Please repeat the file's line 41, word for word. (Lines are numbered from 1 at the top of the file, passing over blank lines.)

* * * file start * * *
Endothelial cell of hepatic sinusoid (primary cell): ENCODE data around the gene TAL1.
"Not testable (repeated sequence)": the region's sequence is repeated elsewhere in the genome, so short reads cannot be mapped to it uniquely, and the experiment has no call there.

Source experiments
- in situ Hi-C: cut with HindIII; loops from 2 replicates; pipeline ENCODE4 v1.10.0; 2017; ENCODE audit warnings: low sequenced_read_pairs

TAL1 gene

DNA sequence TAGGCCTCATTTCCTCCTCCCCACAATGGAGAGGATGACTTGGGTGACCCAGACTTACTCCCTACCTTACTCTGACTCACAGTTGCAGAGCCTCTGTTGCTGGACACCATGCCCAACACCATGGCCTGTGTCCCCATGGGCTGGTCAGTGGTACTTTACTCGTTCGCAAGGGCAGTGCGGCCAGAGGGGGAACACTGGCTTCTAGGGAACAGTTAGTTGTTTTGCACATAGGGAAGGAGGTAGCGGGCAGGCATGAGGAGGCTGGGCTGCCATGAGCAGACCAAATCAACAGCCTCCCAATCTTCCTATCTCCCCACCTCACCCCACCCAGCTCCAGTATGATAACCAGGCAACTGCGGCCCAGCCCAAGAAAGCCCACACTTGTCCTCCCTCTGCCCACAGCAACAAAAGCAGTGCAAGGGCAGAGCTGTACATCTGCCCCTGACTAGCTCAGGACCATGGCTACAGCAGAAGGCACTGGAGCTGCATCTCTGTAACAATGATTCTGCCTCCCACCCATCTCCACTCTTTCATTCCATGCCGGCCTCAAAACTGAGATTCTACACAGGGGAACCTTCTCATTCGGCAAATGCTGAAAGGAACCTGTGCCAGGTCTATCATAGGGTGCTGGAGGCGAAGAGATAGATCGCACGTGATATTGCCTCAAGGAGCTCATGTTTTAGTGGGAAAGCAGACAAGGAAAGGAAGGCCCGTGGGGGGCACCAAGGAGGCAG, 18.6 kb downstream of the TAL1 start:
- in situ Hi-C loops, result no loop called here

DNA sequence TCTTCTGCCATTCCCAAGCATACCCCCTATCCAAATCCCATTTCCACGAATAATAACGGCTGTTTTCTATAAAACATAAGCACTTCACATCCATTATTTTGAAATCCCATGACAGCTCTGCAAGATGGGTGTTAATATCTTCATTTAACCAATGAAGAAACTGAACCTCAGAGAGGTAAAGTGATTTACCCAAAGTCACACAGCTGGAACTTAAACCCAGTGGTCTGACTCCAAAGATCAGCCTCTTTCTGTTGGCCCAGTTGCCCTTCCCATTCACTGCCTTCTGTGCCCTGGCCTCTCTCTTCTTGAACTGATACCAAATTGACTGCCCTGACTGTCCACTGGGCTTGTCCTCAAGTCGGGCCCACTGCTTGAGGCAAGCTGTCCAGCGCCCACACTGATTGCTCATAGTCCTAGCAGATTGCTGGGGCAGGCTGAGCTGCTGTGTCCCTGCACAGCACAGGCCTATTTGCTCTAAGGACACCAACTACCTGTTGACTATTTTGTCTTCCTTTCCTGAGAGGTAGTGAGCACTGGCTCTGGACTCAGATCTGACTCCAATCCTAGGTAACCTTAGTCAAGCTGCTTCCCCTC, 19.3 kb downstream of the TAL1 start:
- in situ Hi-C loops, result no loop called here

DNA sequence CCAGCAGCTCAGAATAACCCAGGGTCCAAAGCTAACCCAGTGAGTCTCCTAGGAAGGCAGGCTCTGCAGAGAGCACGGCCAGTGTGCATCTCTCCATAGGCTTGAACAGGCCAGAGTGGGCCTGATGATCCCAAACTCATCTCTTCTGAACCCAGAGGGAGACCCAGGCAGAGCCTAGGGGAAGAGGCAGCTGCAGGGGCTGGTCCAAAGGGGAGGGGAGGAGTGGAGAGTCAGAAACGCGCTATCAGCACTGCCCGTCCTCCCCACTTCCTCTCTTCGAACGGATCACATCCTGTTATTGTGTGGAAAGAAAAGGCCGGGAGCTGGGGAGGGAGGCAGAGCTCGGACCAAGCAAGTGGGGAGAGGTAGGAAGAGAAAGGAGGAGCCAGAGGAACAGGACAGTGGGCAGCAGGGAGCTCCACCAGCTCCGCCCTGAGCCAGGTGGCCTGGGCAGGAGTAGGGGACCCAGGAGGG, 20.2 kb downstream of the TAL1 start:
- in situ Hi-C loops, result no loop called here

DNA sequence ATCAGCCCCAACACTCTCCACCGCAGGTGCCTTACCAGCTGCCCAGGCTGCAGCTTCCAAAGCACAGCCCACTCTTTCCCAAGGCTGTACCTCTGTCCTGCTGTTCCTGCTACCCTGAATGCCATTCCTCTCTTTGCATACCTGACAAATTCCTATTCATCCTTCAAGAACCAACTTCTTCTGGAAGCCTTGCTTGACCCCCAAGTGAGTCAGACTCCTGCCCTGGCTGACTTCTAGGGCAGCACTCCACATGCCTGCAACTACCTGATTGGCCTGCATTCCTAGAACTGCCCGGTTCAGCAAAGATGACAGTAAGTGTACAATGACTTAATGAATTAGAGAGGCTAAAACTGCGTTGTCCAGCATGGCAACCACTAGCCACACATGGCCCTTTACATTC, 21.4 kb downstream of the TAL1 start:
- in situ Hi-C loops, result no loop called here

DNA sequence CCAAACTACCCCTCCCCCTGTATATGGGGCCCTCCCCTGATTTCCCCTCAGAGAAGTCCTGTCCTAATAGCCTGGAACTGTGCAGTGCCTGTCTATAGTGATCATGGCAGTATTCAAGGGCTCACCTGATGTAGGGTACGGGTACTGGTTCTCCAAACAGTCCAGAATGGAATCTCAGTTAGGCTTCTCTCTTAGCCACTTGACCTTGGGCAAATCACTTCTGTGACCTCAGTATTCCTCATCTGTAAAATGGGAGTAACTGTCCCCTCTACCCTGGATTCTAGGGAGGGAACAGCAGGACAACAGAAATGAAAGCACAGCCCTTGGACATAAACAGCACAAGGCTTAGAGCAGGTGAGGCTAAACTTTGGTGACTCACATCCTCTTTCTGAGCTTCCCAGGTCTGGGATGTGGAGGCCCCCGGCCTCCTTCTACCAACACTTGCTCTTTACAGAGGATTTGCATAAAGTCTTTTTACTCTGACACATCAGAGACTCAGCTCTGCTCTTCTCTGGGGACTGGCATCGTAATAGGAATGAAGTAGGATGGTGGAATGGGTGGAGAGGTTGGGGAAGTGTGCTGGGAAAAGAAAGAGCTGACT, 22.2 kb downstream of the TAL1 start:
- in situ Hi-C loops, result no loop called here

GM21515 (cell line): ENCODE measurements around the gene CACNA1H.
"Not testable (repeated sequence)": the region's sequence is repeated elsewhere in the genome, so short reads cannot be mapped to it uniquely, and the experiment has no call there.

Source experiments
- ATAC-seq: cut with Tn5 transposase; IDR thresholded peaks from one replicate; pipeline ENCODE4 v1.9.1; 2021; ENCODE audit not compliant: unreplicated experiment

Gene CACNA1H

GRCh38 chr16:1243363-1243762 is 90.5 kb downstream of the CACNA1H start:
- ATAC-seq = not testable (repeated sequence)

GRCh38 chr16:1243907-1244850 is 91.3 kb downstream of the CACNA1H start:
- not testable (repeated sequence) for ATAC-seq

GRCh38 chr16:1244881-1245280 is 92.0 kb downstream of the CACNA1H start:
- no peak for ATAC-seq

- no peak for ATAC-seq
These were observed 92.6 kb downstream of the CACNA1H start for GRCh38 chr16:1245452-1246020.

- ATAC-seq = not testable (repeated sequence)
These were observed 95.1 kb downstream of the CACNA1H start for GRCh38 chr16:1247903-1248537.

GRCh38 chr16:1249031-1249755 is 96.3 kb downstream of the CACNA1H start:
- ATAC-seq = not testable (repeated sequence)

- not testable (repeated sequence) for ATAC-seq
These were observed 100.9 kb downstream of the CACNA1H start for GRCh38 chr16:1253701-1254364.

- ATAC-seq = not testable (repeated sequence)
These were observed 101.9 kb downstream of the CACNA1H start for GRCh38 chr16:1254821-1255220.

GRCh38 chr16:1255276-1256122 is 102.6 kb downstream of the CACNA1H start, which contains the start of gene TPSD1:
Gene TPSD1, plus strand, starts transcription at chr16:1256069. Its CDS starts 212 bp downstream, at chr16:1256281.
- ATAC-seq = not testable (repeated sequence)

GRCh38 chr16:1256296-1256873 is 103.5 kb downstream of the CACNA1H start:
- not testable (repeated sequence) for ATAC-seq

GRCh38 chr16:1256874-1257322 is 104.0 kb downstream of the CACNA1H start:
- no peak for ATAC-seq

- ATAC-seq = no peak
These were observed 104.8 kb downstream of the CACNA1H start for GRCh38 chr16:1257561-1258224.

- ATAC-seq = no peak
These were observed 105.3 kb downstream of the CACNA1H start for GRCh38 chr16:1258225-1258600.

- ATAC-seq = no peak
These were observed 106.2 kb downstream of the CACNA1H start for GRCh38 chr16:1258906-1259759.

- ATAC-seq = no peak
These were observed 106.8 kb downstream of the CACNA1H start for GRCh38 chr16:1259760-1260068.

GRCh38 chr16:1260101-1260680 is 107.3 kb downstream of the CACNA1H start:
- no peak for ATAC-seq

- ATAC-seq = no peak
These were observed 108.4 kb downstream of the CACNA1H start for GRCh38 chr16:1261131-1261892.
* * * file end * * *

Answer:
- not testable (repeated sequence) for ATAC-seq